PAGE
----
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In this image made from AP video on Friday, Aug. 1, 2014, plumes of smoke and debris rise from a base of Islamic militias after a MiG fighter jet's strike in Benghazi, Libya. MiG fighter jets, reportedly under the control of renegade general, Khalifa Hifter, struck in retaliation the bases of Islamic militias in Benghazi on Friday, as a coalition of Islamic militias over the past week captured a number of army bases in Benghazi, driving out troops and police and seizing large weapon stores. (AP Photo/AP video)

TRIPOLI, Libya (AP) — Libya's interim government says a day of militia fighting for control of the international airport in the capital Tripoli has killed 22 people.

In a statement early Sunday, it said "heavily armed groups" have shelled "civilian targets" endangering thousands of citizens and leaving hundreds of families displaced. The 22 people were killed on Saturday alone, the latest casualties in fighting that has claimed more than 200 lives in recent weeks.

Libya is in the grip of its worst violence since the 2011 uprising that toppled longtime dictator Moammar Gadhafi. Islamist militias from the coastal city of Misrata have led the assault on airport, seeking to seize it from militias from the mountain town of Zintan. The fighters are mainly former rebels who toppled Gadhafi with the aid of NATO airstrikes.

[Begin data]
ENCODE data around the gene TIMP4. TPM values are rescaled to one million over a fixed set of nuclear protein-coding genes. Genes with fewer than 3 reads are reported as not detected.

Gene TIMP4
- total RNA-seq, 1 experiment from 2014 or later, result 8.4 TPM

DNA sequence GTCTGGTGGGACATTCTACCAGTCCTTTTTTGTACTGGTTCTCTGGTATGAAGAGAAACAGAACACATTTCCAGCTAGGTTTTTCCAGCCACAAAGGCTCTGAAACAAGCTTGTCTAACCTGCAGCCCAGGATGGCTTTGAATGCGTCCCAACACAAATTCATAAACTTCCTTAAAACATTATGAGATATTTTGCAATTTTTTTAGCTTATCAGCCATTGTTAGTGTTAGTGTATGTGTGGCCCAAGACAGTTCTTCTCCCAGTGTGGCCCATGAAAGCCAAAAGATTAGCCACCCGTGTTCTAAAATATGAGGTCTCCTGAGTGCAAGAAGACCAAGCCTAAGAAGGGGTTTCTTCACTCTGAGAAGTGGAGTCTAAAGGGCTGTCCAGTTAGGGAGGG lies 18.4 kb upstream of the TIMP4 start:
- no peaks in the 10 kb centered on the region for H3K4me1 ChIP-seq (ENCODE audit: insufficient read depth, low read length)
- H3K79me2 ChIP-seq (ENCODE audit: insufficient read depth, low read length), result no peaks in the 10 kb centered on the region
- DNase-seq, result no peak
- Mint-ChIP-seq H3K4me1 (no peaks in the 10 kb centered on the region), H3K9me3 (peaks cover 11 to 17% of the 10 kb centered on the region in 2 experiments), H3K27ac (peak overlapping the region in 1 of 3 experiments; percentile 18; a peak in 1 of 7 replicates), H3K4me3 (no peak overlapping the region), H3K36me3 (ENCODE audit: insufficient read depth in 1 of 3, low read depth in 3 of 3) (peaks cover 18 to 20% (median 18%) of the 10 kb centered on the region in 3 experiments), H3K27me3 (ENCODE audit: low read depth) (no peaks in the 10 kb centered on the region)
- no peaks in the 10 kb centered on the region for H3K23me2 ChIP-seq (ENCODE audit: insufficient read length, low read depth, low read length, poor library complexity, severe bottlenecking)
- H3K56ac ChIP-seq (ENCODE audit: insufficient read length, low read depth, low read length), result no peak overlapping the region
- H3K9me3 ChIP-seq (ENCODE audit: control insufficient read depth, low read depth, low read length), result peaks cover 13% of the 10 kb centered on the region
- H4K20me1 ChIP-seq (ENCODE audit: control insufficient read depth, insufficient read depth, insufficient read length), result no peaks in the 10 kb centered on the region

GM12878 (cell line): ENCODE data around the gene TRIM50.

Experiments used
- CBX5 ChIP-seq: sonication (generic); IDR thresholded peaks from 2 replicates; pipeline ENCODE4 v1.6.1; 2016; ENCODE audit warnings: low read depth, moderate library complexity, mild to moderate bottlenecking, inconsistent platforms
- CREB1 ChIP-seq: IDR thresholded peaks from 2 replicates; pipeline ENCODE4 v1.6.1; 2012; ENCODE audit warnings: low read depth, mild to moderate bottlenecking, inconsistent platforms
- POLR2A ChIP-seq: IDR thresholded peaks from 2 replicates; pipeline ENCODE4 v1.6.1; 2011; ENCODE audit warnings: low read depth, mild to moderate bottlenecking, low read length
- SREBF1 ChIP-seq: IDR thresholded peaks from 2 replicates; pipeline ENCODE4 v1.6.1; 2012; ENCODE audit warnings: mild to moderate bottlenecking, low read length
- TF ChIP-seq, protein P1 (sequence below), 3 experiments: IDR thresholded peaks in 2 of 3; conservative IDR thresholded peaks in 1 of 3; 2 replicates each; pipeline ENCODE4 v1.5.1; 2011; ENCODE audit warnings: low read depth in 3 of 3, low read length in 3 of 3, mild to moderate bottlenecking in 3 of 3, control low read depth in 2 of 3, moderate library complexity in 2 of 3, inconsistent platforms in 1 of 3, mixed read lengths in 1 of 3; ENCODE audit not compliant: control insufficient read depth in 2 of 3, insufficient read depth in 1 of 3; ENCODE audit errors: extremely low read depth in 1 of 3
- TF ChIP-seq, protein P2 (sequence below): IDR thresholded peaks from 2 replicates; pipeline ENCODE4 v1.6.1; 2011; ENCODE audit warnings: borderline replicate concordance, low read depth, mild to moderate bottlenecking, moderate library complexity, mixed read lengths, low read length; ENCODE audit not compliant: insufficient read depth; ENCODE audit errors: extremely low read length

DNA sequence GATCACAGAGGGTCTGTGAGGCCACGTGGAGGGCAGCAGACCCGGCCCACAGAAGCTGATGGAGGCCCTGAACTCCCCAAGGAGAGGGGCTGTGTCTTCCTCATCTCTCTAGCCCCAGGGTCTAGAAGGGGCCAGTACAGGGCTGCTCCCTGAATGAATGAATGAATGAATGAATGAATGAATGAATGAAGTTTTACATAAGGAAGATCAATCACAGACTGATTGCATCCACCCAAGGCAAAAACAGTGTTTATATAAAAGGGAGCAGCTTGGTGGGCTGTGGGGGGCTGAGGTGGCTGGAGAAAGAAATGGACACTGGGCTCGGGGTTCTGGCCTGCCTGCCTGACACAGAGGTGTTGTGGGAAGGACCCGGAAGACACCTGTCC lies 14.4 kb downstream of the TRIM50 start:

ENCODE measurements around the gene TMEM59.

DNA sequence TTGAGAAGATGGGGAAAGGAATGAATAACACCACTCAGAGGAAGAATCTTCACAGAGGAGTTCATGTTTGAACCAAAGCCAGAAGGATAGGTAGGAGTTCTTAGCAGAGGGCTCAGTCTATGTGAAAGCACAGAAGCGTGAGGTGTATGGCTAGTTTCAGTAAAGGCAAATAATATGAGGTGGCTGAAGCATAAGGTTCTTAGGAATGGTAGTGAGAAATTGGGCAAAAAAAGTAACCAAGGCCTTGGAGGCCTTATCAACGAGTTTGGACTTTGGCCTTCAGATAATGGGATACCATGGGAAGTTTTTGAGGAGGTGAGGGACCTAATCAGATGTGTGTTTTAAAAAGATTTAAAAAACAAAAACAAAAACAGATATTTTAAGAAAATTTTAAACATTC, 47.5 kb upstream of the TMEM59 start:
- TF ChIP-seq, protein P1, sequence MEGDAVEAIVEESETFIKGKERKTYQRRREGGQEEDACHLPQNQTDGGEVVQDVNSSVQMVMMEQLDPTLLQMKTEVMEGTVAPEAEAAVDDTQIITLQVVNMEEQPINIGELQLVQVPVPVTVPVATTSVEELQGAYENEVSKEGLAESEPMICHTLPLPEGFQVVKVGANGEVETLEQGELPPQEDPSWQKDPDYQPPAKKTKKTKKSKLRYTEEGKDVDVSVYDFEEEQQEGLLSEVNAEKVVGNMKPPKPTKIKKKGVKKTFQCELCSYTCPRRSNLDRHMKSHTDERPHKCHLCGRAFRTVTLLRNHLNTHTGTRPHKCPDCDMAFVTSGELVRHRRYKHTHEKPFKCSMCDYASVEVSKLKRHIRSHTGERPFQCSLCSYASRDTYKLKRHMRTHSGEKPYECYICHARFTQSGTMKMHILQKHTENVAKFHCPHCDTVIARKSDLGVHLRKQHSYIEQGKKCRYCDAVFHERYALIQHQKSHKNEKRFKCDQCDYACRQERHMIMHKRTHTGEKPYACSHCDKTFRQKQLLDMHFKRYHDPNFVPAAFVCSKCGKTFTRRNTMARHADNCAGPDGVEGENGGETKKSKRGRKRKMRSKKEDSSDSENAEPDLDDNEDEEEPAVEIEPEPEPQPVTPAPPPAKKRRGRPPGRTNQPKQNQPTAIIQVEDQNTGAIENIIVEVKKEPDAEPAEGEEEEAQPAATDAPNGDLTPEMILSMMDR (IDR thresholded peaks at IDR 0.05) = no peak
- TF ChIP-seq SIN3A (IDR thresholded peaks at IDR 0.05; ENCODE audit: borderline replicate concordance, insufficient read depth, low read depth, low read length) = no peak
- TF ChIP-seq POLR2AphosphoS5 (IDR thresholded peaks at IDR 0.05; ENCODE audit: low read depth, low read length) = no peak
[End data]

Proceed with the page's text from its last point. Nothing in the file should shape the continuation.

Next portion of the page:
A criminal evidence building is seen collapsed after an attack by Islamic hard-line militias in Benghazi, Libya, Friday, Aug. 1, 2014. Islamic hard-line
A criminal evidence building is seen collapsed after an attack by Islamic hard-line militias in Benghazi, Libya, Friday, Aug. 1, 2014. Islamic hard-line militias, including the group accused by the United States in a 2012 attack that killed the ambassador and three other Americans, claimed control of Libya's second largest city, Benghazi, after overrunning army barracks and seizing heavy weapons. (AP Photo) (Uncredited/AP)


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